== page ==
Crime-accused can contest polls but they may be barred from performing dutyExperts say flawed laws can create a situation where the electorate may not have their representative in the House.
Resham Chaudhary won 2017 parliamentary elections with a wide margin from Kailali-1. His victory drew many people’s attention because he had carried out his entire campaign from hiding.
He was accused of masterminding the Tikapur violence in August 2015 in which eight police officers and a child were killed.
The law didn’t bar him from contesting the elections.
But after he won, he could not attend a single meeting of the House of Representatives because he was suspended due to his criminal charges.
Chaudhary turned himself in to police in February 2018. But on March 7, 2019, Resham was convicted by Kailali District Court. Later he was brought to Kathmandu. Since then he has been serving a sentence at Dillibazar prison.
As the term of the lower house will expire in a few months, he is completing the five-year tenure as a suspended member of the House of Representatives without attending a single parliamentary meeting.
Of the 165 electoral constituencies, Kailali-1 has been without its representative for a full five years. In parliamentary democracy, people participate in governance through their representatives. However, the people who elected Chaudhary were deprived of that opportunity, thanks to flawed laws which allow one facing criminal charges to contest the elections but bar them from attending the House.
As political parties are in the final stage of recommending the names for November 20 polls, it seems multiple constituencies could face the fate of Kailali-1, leaving them without their representatives in Parliament.
Take Mohammad Aftab Alam for example. He faces charges of murdering at least 23 persons in Rautahat 14 years ago. Despite being accused, the Nepali Congress fielded him in 2017 elections from Rautahat-2. He won. He was arrested on October 13, 2019. He is currently in judicial custody.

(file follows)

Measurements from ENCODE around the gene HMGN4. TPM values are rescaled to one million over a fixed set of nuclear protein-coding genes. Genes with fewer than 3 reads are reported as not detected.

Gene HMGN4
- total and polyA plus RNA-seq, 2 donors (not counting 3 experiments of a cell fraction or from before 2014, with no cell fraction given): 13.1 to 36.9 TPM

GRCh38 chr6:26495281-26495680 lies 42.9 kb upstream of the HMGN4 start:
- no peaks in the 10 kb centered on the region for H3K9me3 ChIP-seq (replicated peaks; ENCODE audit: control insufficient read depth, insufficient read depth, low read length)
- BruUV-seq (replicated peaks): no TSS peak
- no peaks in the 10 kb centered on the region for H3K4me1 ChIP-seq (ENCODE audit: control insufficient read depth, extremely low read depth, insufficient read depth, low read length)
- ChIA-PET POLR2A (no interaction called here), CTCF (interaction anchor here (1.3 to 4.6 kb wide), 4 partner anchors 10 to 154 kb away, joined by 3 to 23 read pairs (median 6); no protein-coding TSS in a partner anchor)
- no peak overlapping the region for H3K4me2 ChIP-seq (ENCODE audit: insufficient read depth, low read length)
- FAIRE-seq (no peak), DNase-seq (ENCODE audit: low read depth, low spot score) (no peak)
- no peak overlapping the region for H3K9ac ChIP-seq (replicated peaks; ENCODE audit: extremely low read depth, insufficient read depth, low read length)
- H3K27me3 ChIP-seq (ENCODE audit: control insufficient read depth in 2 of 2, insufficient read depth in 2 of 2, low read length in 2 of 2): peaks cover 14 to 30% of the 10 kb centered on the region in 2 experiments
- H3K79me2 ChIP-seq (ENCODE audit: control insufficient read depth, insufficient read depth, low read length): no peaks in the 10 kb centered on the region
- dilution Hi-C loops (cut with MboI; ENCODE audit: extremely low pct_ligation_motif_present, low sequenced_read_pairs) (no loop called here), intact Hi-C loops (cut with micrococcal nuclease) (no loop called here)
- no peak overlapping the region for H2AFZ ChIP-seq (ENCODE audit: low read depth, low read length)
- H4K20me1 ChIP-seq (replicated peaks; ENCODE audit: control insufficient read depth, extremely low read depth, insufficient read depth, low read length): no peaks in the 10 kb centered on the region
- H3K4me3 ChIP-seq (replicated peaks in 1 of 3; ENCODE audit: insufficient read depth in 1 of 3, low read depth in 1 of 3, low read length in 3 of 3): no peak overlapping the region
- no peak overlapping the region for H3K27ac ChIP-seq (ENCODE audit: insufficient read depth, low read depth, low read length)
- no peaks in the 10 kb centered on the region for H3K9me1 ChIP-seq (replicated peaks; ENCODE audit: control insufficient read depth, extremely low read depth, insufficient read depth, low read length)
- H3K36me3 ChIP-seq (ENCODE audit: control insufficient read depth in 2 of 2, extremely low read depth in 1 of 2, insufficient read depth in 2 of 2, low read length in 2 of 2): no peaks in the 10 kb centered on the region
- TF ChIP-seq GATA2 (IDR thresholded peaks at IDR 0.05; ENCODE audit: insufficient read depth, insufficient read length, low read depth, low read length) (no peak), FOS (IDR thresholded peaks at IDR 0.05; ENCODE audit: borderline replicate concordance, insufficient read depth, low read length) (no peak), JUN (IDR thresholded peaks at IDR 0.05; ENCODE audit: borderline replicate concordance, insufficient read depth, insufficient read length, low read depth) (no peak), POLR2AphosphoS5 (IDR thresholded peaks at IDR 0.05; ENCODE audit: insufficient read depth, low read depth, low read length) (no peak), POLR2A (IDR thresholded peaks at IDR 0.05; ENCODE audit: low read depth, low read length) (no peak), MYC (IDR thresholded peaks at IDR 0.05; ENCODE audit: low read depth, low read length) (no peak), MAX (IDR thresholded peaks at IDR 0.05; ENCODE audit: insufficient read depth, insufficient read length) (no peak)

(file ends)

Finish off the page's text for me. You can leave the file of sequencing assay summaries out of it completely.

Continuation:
He has been recommended for the position again as a sole contender from the party for the November 20 polls.
As per the law, he is allowed to contest the election. But if he wins, he can’t become a lawmaker because of the parliamentary regulations.
Clause 244(3) of the House of Representatives Regulation 2017 states that if the Speaker informs the House about the criminal case—of three years and more or criminal case indicating moral turpitude—filed against any lawmaker and is under judicial custody, such person cannot enjoy the rights or privilege as lawmakers and their salary and benefits will be suspended.
Even if Alam gets elected, he won’t get to attend the House leaving no one to represent the people from his constituency like those from
Kailali-1 who did not have any representative in the House for the five full years.
Similarly, on Sunday, the regional committee of the Congress decided to field Bijaya Kumar Gachhadar from Sunsari-3.
Experts attribute such a situation to Nepal’s flawed legal provisions.
While Gachhadar is not barred from contesting the elections, if he wins, he won’t be able to perform his duty as a lawmaker because a corruption accused gets automatically suspended as long as he doesn’t get clearance from the court, as per the Section 33 of Prevention of Corruption Act 2002.
Gachhadar was suspended as a lawmaker in February 2020 after the Commission for Investigation of Abuse of Authority filed a corruption case against him at the Special Court. The case is sub judice.